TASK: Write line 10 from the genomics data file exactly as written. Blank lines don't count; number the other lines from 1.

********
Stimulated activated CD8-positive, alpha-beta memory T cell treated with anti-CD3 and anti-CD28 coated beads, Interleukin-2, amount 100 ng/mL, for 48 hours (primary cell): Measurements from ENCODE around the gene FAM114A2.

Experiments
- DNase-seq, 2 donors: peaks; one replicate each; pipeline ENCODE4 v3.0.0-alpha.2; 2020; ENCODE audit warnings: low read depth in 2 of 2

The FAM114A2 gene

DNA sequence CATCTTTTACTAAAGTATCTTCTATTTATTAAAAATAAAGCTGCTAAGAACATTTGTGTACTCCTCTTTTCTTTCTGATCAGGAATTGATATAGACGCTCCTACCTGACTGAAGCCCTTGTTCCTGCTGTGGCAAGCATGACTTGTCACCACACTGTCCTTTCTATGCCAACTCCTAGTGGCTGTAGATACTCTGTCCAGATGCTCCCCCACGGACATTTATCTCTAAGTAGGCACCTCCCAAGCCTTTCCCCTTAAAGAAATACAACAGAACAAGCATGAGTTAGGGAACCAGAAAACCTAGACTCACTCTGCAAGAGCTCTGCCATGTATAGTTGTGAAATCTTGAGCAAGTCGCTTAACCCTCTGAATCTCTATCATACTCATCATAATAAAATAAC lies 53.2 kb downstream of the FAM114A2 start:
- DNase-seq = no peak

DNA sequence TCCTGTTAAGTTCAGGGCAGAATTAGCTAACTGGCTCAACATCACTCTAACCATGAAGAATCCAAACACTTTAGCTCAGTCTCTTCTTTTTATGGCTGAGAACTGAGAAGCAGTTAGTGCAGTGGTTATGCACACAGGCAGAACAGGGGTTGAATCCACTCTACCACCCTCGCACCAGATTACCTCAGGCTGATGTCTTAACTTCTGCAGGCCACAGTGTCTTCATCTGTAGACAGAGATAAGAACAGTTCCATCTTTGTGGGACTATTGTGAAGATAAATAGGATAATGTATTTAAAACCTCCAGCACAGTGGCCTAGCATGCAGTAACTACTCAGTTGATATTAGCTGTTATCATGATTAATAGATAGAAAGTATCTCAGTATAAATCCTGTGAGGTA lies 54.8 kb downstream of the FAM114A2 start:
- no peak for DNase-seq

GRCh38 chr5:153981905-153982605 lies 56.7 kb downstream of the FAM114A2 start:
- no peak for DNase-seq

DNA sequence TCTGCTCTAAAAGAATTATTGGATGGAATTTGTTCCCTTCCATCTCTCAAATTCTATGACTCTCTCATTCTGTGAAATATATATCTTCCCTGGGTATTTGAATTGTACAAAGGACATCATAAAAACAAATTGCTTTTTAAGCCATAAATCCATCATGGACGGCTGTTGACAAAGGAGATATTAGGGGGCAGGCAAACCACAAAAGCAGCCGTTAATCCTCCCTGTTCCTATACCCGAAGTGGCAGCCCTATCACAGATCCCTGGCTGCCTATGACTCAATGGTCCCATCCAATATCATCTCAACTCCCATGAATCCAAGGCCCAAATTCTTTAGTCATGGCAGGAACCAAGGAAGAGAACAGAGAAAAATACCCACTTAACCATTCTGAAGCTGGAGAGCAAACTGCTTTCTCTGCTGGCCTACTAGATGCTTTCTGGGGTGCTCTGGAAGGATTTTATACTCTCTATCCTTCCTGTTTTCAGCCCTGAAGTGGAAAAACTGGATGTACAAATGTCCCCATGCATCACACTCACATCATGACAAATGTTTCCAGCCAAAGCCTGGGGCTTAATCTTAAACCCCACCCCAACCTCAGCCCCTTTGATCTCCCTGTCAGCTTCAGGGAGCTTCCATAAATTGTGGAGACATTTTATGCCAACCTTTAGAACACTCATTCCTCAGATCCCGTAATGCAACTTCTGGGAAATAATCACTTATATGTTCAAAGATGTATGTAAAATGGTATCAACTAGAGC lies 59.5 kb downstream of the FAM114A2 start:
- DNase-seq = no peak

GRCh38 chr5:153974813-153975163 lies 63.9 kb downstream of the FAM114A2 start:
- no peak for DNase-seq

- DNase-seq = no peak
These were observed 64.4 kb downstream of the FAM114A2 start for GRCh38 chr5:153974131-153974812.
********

- no peak for DNase-seq